In light of recent reports that a high number of high school graduates are failing college placement tests, the Northern Marianas College opened up its records showing several hundreds of students the last three years have been placed under its remedial education, which refers to classes taken by students who are below college-level or in non-degree units.
Records obtained by Saipan Tribune show that there are approximately 650 students under the NMC remedial education this Fall 2012 semester, a figure that would still increase as data for Math is not yet made available last Friday.
The 650 student population-which covers all students from both public and private high schools-are for developmental reading, writing, and listening and speaking courses.
In Fall 2010, the college recorded a significant volume of students in the same remedial classes with a total of 696. It just slightly dropped in the succeeding semesters with 641 students for Spring 2011; 636 students for Fall 2011; and down to 524 students in Spring 2012 semester. NMC, in a statement to Saipan Tribune, indicated that these numbers are impacted by overall enrollment for a particular semester.
NMC president Sharon Y. Hart, Ph.D, earlier disclosed that many high school graduates-mostly from public schools-have failed the college placement test which resulted in having them enrolled at remedial program. She described as “high” and “alarming” the percentage of students who fail placement tests every year.
To determine if students are eligible to enroll in college level courses, NMC conducts entrance examination called placement test, which measures the taker's knowledge in areas like English, math, and language arts. Result of this test dictates if a student can take the college English credit, for example.
Based on NMC data, the following are the percentage of students taking the test place into developmental courses: Fall 2010-76 percent; for Spring 2011-88 percent; for Fall 2011-84 percent; for Spring 2012--84.5 percent; for Fall 2012-82 percent.
According to Barbara Merfalen, NMC dean of academic programs and services, the concern on remedial education is not unique to the CNMI.
“It is important to note that the issue of students having to take remedial courses is not exclusive to NMC. Many students across the U.S. enter postsecondary education not fully prepared for college-level work, requiring them to take at least one remedial course,” Merfalen told Saipan Tribune, stressing that the national average for community college students placing into developmental English classes is 72 percent.
According to the dean, students cannot fail the placement test because students are placed in either developmental courses or College English, but she admitted that this is “depending upon the scores on the test.”
Saipan Tribune learned that the English test that is used at NMC is called “Accuplacer.” It is computer-based (www.accuplacer.com), and designed to test listening, reading, and grammar skills. There is also an essay-writing component to the test which is read and scored by three instructors in the Languages and Humanities department.
Action plan to help students pass placement test
Merfalen indicated that the NMC is launching, beginning this upcoming semester, several programs that will help students with their performance on the placement tests, including a “Math Boot Camp” class that gives students an opportunity to practice math problems, formulas, and equations prior to taking the placement test.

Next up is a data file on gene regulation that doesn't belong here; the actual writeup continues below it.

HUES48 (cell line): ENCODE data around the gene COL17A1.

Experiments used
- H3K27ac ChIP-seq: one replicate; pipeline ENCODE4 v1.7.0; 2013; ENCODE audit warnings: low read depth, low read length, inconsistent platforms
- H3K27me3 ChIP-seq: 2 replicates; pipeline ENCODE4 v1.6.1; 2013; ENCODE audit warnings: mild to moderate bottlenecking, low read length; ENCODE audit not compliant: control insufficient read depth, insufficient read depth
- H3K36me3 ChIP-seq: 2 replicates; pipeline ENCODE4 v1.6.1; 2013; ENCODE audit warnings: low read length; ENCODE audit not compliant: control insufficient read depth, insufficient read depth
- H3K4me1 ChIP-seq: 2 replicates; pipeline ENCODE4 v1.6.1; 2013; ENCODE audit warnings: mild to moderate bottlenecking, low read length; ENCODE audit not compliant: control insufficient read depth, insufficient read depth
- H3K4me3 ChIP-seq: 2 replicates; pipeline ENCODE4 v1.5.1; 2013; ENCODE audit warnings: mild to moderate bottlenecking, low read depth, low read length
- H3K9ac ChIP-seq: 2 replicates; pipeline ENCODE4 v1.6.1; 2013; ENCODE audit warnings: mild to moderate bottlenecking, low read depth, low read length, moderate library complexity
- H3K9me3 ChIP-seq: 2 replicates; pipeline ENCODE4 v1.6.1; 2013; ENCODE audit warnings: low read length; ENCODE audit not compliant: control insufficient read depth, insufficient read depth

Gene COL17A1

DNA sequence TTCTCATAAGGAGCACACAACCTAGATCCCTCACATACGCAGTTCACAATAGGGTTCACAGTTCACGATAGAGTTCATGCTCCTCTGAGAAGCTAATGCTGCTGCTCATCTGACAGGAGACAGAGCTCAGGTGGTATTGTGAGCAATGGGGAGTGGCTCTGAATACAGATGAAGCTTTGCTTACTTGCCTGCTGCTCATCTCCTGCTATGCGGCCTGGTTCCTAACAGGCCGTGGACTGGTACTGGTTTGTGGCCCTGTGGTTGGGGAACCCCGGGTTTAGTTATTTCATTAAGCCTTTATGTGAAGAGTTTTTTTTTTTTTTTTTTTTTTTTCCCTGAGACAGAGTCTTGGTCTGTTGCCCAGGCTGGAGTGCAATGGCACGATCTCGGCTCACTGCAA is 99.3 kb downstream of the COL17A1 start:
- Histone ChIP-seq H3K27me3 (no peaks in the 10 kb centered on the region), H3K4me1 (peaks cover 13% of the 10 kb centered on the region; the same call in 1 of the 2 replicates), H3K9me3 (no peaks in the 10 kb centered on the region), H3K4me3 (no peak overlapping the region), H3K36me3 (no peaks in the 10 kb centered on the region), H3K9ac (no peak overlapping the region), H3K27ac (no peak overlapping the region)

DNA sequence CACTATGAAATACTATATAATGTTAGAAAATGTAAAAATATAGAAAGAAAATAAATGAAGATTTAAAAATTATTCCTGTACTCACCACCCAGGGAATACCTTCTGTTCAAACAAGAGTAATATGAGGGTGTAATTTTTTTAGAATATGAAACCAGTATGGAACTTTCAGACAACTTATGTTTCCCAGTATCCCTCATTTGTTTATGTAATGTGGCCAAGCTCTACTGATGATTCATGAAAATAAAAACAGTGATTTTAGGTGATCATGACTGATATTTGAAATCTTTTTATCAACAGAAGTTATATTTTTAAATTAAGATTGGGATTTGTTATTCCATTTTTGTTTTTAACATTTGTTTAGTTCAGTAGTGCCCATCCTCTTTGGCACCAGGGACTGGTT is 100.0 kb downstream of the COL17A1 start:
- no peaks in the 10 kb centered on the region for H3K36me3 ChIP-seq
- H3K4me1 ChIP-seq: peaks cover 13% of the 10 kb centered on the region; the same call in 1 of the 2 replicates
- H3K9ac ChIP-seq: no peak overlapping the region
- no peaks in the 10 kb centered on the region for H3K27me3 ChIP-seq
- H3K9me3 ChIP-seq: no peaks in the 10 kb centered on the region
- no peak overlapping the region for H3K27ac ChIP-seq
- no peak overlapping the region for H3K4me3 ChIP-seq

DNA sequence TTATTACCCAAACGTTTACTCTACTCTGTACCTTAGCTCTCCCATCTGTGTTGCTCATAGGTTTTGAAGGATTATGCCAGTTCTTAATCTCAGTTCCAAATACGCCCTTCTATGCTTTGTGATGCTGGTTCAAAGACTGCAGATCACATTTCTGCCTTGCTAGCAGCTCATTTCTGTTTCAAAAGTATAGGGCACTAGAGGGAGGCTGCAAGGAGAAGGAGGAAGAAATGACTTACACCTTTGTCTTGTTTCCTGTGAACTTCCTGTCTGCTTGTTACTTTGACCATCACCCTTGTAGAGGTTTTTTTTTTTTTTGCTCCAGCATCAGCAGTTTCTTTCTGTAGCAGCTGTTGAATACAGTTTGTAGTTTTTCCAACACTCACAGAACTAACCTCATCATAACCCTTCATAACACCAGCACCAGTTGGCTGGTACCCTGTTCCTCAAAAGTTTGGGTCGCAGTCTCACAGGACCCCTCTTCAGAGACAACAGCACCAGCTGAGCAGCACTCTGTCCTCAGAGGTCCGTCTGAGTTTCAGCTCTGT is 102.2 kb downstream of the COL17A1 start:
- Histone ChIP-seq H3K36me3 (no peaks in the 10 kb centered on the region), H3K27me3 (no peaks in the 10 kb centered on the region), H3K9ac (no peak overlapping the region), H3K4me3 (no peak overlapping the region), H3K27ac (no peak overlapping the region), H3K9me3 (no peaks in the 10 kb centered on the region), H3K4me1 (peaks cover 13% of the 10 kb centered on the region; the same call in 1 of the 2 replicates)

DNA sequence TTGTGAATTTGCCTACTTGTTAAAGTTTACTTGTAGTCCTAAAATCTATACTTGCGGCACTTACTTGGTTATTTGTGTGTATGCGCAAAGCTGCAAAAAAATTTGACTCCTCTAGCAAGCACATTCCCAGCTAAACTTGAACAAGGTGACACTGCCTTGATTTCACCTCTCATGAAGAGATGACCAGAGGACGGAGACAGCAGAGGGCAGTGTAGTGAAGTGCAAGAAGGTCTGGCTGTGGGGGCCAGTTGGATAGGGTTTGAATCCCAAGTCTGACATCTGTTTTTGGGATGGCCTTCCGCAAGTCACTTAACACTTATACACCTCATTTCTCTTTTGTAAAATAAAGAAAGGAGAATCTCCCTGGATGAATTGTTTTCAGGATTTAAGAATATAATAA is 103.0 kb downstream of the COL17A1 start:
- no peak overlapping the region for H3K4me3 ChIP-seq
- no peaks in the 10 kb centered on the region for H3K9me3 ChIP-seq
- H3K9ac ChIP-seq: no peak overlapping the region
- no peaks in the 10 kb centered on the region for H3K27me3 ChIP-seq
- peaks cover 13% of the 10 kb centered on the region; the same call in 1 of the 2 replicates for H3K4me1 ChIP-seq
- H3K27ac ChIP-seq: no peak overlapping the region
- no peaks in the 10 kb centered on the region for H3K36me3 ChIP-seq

She said since 2010 the college has implemented the LinC Program at NMC that over time has included an English and Math remedial course, thus providing an opportunity for students to be supportive of each other, and to be tutored by trained ambassadors in the classroom.
NMC has also made it a requirement since last academic year to include as a core course, the BE111 College Success course, that is designed to assist students in making a successful transition to college and adult life beyond college as a result of becoming knowledgeable through exposure to four key instructional areas associated with academic and adult life success, namely; individual student success life plan, the process of navigating the college experience, classroom behavior strategies for students, and realization and maintaining personal well-being as a person going to college. Included also, is the ongoing collection and use of internal, state, national, and regional data when evaluating the remedial courses at NMC.
Merfalen added that the Languages and Humanities Department created a schedule for summer 2012 that was geared toward high school students who had just finished their high school courses in June; placement tests and eight-week accelerated courses in developmental English and College English were offered beginning in mid-June so high school students could attend these summer course and be better prepared to begin college courses in the fall.
Remedial education refers to classes taken by students that are below college-level or non-degree units. Students pay tuition and can use financial aid for remedial courses, but they do not receive college credit. With the constant increase in the number of students in remedial courses, it was revealed that this did not depict the purpose of the NMC which is to have all its student get a college degree. Additionally, because many students have been taking the remedial courses for long and while using the college federal aids, this may end up exhausting the institution's federal monies that it could actually utilize in other areas for actual college students. It was earlier pointed out that the remedial students are not receiving subsidy from the local budget received by the college.